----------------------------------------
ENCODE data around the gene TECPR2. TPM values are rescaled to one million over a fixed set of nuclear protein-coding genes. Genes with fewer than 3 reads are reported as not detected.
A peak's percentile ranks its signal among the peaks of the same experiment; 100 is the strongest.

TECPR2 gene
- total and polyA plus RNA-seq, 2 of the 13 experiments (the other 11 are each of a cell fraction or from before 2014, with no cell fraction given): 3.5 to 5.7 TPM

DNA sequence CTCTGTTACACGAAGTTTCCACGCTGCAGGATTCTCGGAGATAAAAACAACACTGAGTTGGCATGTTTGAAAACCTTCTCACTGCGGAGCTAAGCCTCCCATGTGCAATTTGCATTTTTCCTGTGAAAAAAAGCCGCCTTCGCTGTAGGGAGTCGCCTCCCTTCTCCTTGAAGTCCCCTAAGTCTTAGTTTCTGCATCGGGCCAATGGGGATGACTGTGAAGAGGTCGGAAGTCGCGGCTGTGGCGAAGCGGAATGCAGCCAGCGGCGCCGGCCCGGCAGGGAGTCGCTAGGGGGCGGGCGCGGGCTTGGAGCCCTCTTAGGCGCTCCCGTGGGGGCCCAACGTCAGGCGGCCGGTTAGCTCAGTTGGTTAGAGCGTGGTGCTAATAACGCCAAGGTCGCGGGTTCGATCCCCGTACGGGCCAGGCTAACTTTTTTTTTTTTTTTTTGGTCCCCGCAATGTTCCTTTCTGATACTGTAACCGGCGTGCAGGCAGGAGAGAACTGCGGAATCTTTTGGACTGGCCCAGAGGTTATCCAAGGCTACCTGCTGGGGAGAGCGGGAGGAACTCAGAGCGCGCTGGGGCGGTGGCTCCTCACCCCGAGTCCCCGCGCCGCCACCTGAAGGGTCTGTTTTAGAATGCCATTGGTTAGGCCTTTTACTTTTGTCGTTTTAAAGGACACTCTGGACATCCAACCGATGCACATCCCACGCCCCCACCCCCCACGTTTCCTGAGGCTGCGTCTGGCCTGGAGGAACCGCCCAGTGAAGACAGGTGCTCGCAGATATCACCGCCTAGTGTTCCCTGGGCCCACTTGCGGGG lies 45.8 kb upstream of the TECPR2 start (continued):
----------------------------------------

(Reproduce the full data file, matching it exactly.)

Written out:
ENCODE data around the gene TECPR2. TPM values are rescaled to one million over a fixed set of nuclear protein-coding genes. Genes with fewer than 3 reads are reported as not detected.
A peak's percentile ranks its signal among the peaks of the same experiment; 100 is the strongest.

TECPR2 gene
- total and polyA plus RNA-seq, 2 of the 13 experiments (the other 11 are each of a cell fraction or from before 2014, with no cell fraction given): 3.5 to 5.7 TPM

DNA sequence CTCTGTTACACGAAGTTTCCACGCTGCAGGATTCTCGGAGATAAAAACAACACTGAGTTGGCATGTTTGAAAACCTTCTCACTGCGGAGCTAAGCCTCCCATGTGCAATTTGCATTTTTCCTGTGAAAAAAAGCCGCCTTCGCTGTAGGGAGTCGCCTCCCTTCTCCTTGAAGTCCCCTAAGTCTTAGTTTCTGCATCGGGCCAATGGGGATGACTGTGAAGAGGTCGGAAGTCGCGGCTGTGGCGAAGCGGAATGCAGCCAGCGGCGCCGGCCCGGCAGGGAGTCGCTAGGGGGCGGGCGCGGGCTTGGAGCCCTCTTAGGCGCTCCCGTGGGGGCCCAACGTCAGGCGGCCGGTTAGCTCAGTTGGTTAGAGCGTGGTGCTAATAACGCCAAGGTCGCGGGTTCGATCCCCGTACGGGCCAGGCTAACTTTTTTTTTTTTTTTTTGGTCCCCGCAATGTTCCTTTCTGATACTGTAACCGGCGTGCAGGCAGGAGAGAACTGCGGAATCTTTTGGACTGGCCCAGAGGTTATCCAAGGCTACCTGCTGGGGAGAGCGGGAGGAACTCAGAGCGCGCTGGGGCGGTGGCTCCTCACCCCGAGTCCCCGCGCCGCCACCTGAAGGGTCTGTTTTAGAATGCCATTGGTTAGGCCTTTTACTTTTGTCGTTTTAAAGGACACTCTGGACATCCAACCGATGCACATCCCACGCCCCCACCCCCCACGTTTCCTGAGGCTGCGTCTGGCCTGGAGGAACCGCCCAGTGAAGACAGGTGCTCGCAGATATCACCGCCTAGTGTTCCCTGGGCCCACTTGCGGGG lies 45.8 kb upstream of the TECPR2 start (continued):